in july of 1993, in a case that received national media coverage, a man’s reputation was destroyed on the WELL, by WELLpeople, because he had dared to have a relationship with more than one woman at the same time, and because he did not conform to WELL social protocol. i will not say that he did not conform to ethical standards, because i believe that the ethic of truthfulness in cyberspace is sometimes such as to render the word ethics meaningless. in cyberspace, for example, identity can be an art-form. but the issues held within the topic, called News 1290,(now archived) were very complex and spoke to the heart of the problem of cyberspace: the desire to invest the simulacrum with the weight of reality.

the women involved in 1290 accepted the attention of the man simultaneously on several levels: most importantly, they believed in the reality of his sign and invested it with meaning. they made love to his sign and there is no doubt that the relationship affected them and that they felt pain and distress when it ended badly. at the same time it appears that the man involved did not invest their signs with the same meaning that they had his, and it is also clear that all parties did not discuss their perceptions of one another. consequently the miscommunication that occurred was ascribed to the man’s exploitation of the women he was involved with, and a conclusion was made that he had used them as sexual objects. the women, for their parts, were comfortable in the role of victim and so the games began. of the hundreds of voices heard in this topic, only a very few were astute enough to express the idea that the events had been in actuality caused more by the medium than by the persons who suffered the consequences of the events. persons of that view addressed the ideas of “missing cues” like body language, tone of voice, and physical appearance. none of this, they said, is present in cyberspace, and so people create unrealistic images of the Other. these opinions were in the minority, though. most people made suggestions that would have shocked the organizers of the Reign of Terror. even the words “thought criminal” were used and suggestions about lynching were made.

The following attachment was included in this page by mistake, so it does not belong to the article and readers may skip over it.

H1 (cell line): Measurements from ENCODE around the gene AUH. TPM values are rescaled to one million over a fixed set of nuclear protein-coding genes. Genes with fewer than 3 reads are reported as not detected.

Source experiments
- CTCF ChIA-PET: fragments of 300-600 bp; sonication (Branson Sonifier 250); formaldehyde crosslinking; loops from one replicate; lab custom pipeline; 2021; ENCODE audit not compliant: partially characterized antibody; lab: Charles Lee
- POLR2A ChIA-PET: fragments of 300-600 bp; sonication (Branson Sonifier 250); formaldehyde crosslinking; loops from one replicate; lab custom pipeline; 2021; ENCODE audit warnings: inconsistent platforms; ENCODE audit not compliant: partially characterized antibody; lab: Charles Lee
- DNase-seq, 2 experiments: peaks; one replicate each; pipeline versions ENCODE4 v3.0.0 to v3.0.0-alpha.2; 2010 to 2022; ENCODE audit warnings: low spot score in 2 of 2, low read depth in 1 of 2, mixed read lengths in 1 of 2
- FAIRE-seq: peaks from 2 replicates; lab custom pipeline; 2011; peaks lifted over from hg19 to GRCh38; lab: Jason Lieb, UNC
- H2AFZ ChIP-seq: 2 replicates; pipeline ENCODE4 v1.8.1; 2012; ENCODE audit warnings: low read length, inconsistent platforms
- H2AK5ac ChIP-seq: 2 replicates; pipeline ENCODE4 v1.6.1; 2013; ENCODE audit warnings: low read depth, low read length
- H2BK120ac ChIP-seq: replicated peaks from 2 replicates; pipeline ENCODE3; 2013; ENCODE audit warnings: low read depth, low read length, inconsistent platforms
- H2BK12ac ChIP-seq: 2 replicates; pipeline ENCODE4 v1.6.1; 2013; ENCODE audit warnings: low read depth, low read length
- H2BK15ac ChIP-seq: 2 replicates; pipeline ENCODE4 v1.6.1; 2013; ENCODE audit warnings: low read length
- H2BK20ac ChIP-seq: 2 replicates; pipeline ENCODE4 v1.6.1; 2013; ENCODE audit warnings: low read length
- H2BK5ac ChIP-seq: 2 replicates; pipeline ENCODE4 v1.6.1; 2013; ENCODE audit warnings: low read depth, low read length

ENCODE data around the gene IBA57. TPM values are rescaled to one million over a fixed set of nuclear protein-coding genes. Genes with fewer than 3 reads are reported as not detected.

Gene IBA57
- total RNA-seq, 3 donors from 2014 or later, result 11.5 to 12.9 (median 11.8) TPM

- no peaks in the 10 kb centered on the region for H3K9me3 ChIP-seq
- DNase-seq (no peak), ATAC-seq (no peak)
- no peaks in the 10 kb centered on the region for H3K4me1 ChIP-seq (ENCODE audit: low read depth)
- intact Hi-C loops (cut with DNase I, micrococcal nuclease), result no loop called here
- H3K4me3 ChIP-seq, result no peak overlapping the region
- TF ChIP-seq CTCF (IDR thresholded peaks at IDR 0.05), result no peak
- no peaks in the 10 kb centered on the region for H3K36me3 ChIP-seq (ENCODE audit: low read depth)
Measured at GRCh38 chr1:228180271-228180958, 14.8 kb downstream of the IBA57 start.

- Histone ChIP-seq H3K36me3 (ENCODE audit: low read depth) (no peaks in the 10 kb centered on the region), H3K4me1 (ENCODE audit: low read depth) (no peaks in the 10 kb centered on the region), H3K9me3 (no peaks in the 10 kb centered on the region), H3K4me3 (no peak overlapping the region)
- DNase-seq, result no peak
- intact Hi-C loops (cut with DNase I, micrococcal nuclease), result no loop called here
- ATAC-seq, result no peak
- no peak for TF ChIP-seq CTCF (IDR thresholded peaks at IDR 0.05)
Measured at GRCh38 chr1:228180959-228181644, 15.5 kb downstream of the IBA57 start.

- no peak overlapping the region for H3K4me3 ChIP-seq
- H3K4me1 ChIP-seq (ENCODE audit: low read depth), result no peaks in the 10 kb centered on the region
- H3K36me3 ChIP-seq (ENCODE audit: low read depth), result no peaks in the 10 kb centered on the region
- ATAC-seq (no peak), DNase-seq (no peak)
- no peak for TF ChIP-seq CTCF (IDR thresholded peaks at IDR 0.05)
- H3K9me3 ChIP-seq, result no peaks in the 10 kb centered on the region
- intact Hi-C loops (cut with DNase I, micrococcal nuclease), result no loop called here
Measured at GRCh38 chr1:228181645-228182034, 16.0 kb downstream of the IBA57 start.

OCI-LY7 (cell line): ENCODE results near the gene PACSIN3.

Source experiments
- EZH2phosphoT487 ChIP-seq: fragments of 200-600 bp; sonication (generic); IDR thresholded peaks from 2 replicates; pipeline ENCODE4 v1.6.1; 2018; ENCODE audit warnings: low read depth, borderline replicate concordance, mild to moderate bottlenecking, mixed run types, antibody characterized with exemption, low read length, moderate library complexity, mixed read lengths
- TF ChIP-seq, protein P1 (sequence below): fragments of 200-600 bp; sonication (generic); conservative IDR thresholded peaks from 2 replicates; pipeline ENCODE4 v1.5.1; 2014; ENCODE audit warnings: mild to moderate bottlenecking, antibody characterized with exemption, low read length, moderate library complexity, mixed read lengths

hysterical identification is a mental device that enables one person to take on the sufferings of a group of persons. it is something that until the 1880′s was considered a problem of females. in our society, many decisions about who a person is, are made through the device of hysterical identification. in many cases, this is brought about by the miracle of commercial advertising which invests products with magical qualities, making them into fetishes. buy the fetish, and the identification promised by the advertisement is yours. it is tidy, easy, and requires no investment other than money.

in october of 1994, couples topic 163 was opened. in this topic, user Z came on to discuss her marital problems, which involved a daughter who was emotionally disturbed. it began in a very ordinary way for this type of thing, with the woman asking for and receiving advice about what to do. in just a few days, though, the situation escalated, and the woman put another voice on the wire, who was alleged to be her daughter, X. the alleged daughter exposed her problems and expressed her feelings about them, and the problems appeared to be life-threatening. this seemed to set something off within the conference, and a real orgy began as voices began to appear to express their identification with the mysterious and troubled daughter X. the nature of the identifications and the tone of the posts became stranger and stranger and finally user Z set the frightening crown upon the whole situation by posting a twistedly lyrical monologue of maternal comfort and consolation directed at the virtual Inner Children who had appeared to take refuge within her soft, enveloping arms. the more that the Inner Children wept, the more that the Virtual Mommy lyricized and comforted. this spectacle, which horrified more than one trained mental health professional who read it on the WELL, went on and on for several days and was discussed privately in several places in disbelieving tones. when the topic imploded, the Virtual Mommy withdrew reluctantly insisting that only a barbarian would believe that she would commodify her own tragedy.